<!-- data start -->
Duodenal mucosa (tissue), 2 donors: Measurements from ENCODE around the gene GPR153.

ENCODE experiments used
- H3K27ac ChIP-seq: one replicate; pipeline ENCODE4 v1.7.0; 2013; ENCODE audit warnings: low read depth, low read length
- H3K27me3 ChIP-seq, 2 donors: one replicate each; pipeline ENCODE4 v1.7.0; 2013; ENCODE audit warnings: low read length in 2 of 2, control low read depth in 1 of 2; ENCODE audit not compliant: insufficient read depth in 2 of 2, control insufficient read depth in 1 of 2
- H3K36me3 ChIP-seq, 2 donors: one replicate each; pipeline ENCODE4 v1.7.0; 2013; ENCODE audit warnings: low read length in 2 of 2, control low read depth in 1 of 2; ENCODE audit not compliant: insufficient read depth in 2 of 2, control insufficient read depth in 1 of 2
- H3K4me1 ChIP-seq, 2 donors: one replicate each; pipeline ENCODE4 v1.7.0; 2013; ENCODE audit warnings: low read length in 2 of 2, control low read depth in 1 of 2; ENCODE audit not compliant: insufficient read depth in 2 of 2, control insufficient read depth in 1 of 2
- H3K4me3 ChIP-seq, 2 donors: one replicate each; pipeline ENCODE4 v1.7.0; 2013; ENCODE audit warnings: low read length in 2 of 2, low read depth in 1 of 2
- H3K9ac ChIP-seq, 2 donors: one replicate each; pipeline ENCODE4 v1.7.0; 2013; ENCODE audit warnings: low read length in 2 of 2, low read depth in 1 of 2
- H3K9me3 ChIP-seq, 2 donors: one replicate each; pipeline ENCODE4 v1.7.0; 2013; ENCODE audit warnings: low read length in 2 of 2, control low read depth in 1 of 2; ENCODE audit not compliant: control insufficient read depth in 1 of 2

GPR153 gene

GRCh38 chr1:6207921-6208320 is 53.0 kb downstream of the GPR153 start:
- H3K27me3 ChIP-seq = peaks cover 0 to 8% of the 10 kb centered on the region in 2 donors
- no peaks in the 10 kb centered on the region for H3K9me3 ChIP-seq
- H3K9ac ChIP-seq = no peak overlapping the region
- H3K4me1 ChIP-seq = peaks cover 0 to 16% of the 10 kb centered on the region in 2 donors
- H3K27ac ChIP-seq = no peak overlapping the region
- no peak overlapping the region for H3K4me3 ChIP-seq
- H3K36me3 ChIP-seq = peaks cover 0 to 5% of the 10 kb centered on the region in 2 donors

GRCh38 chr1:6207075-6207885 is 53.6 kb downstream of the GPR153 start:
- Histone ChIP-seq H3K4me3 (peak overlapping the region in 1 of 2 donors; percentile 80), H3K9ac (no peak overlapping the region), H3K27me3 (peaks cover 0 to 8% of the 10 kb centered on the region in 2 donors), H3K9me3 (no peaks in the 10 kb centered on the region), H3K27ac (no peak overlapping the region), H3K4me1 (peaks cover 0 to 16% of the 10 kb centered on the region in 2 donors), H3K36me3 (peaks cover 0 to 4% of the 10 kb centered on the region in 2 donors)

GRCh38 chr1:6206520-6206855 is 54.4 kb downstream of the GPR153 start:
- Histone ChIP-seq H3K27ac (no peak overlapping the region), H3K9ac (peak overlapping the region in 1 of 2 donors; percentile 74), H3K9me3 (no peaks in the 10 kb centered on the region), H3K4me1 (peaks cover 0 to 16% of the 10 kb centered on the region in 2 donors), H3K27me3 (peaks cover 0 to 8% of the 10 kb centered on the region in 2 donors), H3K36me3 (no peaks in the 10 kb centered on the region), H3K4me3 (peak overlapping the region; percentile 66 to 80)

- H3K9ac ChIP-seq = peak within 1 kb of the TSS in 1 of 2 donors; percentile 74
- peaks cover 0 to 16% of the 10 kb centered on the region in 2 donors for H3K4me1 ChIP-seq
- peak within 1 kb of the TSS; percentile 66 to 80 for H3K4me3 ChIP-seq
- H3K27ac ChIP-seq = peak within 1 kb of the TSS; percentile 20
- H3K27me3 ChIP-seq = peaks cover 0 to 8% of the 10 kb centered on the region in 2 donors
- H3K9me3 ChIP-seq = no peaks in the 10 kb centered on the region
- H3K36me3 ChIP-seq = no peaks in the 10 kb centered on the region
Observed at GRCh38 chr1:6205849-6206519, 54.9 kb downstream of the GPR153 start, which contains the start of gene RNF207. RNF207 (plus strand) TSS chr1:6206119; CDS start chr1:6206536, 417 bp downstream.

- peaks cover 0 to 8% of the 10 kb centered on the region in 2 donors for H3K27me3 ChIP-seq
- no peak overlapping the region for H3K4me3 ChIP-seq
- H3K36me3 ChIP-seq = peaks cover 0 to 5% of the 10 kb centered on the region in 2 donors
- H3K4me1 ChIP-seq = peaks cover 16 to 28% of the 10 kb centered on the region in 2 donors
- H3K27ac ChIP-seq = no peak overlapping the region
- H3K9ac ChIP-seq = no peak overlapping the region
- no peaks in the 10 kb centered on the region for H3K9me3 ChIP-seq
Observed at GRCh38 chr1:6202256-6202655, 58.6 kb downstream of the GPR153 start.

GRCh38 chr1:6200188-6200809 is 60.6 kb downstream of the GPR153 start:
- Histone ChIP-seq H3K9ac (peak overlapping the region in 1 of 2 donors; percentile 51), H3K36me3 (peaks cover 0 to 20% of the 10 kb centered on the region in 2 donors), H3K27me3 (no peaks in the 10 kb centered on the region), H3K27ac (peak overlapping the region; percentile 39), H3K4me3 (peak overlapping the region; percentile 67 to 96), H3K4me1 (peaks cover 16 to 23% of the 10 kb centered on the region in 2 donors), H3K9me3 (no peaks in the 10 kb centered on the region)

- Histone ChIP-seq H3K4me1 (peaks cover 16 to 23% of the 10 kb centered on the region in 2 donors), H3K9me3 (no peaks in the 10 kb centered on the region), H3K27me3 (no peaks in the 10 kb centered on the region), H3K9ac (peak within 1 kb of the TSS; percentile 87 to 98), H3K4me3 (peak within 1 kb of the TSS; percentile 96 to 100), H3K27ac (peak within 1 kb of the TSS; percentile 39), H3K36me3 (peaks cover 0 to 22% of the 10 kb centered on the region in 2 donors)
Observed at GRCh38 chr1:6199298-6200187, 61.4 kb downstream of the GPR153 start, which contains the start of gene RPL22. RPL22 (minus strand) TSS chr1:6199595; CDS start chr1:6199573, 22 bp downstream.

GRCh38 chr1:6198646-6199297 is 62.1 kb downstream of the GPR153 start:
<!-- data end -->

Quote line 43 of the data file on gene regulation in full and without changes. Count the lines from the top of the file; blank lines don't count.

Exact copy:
GRCh38 chr1:6198646-6199297 is 62.1 kb downstream of the GPR153 start: